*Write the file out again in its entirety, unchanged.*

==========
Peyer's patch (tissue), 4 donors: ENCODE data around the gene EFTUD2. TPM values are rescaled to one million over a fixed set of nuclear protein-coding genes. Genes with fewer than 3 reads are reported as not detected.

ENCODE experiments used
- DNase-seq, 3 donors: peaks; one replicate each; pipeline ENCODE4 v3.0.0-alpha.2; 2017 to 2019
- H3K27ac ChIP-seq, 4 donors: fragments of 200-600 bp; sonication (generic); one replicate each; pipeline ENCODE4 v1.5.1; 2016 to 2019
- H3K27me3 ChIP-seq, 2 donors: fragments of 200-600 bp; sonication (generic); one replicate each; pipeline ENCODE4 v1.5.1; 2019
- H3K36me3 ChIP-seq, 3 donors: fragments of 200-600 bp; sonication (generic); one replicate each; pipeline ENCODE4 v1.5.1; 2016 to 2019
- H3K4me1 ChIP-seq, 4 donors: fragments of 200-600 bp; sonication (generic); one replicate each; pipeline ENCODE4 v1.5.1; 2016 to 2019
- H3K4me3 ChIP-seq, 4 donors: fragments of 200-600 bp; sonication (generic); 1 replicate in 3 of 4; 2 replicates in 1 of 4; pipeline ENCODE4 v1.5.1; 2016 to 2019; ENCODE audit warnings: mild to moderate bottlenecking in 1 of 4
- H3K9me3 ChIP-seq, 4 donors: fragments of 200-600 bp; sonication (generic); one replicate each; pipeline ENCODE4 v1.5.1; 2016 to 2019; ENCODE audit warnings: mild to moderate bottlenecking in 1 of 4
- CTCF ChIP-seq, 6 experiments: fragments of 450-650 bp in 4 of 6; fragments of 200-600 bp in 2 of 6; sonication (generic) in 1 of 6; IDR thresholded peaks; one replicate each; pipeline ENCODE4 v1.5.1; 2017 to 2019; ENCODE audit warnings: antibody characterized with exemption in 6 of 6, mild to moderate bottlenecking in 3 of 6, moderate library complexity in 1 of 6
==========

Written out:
Peyer's patch (tissue), 4 donors: ENCODE data around the gene EFTUD2. TPM values are rescaled to one million over a fixed set of nuclear protein-coding genes. Genes with fewer than 3 reads are reported as not detected.

ENCODE experiments used
- DNase-seq, 3 donors: peaks; one replicate each; pipeline ENCODE4 v3.0.0-alpha.2; 2017 to 2019
- H3K27ac ChIP-seq, 4 donors: fragments of 200-600 bp; sonication (generic); one replicate each; pipeline ENCODE4 v1.5.1; 2016 to 2019
- H3K27me3 ChIP-seq, 2 donors: fragments of 200-600 bp; sonication (generic); one replicate each; pipeline ENCODE4 v1.5.1; 2019
- H3K36me3 ChIP-seq, 3 donors: fragments of 200-600 bp; sonication (generic); one replicate each; pipeline ENCODE4 v1.5.1; 2016 to 2019
- H3K4me1 ChIP-seq, 4 donors: fragments of 200-600 bp; sonication (generic); one replicate each; pipeline ENCODE4 v1.5.1; 2016 to 2019
- H3K4me3 ChIP-seq, 4 donors: fragments of 200-600 bp; sonication (generic); 1 replicate in 3 of 4; 2 replicates in 1 of 4; pipeline ENCODE4 v1.5.1; 2016 to 2019; ENCODE audit warnings: mild to moderate bottlenecking in 1 of 4
- H3K9me3 ChIP-seq, 4 donors: fragments of 200-600 bp; sonication (generic); one replicate each; pipeline ENCODE4 v1.5.1; 2016 to 2019; ENCODE audit warnings: mild to moderate bottlenecking in 1 of 4
- CTCF ChIP-seq, 6 experiments: fragments of 450-650 bp in 4 of 6; fragments of 200-600 bp in 2 of 6; sonication (generic) in 1 of 6; IDR thresholded peaks; one replicate each; pipeline ENCODE4 v1.5.1; 2017 to 2019; ENCODE audit warnings: antibody characterized with exemption in 6 of 6, mild to moderate bottlenecking in 3 of 6, moderate library complexity in 1 of 6